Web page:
While there is a place for “user” and other words of precision, it should not be at the expense of open-ended human-centred inquiry. A more interesting question might be, what are the right words for where we are now, in our digital culture as a whole? I for one think “people’s” time has come.
For starters, the point about designing for humans as opposed to animals is not as facile as Russell makes out. At risk of being hauled before a gavel-toting, wig-wearing dolphin in the post-speciesist court of the future, Not All Mammals! My cats have evolved to simulate affection, but I’m certain that if I lay dead at the foot of the stairs for a couple of days they would eat me.
We are not cats. We can and should accord our human users a human level of tolerance and curiosity. Overuse of reductionist language is a tell-tale sign when we forget to do so. “Customer” or “claimant”, “passenger” or “potentate”, “servant” or “CEO” – they’re all different flavours of the same remouillage.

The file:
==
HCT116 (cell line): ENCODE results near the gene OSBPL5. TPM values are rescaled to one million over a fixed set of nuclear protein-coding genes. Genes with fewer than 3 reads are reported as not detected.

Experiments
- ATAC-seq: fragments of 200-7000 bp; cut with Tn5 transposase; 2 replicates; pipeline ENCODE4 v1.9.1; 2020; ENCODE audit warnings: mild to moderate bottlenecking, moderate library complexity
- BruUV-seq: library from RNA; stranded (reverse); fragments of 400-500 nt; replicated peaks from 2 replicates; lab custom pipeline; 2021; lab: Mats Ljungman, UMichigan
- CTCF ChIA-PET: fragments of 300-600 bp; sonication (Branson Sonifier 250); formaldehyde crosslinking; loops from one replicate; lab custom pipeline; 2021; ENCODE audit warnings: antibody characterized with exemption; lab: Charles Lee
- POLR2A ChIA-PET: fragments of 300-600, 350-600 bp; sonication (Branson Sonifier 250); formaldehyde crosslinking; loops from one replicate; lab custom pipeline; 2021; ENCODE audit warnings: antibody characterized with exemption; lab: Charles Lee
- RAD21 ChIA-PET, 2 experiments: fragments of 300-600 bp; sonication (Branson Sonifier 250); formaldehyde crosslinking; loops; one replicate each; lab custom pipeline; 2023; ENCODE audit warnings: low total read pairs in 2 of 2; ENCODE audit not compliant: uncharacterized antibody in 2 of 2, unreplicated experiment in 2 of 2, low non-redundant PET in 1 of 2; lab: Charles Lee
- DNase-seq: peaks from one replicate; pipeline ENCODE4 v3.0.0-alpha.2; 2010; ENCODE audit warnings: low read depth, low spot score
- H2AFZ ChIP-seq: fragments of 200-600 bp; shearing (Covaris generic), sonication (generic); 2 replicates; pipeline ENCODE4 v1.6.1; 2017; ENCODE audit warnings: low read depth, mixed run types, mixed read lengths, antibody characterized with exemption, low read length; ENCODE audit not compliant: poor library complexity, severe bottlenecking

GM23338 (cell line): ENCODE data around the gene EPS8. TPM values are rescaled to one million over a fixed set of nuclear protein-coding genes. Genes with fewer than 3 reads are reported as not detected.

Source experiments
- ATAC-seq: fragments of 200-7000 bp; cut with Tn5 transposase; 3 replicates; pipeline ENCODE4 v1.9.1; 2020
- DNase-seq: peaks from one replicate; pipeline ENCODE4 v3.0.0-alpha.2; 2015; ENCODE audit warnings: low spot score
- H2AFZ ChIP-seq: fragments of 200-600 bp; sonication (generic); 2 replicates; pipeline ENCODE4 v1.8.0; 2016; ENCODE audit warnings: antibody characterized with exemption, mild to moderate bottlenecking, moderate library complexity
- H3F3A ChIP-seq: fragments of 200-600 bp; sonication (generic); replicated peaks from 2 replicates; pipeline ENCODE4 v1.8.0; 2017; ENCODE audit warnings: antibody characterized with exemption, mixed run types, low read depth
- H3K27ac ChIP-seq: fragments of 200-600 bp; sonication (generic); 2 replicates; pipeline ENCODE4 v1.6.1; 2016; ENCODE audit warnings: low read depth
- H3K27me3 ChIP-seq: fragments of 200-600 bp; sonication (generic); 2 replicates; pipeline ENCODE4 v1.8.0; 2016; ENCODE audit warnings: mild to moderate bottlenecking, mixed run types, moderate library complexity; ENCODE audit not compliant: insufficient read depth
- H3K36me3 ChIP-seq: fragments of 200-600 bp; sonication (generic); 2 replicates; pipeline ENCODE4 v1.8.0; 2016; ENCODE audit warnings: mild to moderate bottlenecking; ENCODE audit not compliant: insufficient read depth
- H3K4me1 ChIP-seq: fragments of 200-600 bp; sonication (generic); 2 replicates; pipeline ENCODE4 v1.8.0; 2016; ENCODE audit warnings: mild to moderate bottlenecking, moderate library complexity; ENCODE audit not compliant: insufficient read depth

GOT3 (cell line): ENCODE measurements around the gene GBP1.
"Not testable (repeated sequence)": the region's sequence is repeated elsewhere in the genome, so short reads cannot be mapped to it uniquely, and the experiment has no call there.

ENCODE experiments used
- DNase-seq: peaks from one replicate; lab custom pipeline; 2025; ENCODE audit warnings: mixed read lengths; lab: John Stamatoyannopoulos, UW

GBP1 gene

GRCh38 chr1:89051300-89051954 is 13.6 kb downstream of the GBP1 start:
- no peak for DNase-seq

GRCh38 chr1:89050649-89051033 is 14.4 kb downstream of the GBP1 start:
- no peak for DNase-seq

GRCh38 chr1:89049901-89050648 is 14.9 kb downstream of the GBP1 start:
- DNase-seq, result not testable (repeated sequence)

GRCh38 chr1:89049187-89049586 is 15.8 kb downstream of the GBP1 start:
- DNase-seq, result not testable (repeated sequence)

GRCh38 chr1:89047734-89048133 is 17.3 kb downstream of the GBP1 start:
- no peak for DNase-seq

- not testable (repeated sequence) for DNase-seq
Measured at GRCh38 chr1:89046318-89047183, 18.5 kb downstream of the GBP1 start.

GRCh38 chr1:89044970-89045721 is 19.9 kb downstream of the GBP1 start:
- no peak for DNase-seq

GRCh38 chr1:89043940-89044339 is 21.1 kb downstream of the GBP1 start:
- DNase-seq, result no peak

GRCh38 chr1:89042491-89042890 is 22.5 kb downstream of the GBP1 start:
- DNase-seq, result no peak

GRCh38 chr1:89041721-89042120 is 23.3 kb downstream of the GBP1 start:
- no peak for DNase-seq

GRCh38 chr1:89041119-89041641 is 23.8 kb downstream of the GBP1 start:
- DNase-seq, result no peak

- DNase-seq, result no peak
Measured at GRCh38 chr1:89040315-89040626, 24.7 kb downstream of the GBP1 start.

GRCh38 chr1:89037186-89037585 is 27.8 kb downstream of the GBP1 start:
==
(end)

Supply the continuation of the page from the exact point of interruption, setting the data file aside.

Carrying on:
Moving up to the next biggest category – at least for a while – is what designers do. An iterative process zooms from the big picture to the tiny details and back again. The words we use as we zoom signal where we are in the focal range. Worrying about whether the next link is obvious, or the service accessible with a screen reader? “User” may be the best word to deploy. Helping someone unpick complex medical and social factors that impact their mental health? They probably need you to see the whole person. Over the course of any design process, it pays to mix it up, to vary the vocabulary.
We set ourselves too easy a task if all we do is satisfy the needs that present themselves at face value; often things that matter are hiding in plain sight. In my work I’ve found myself pointing out…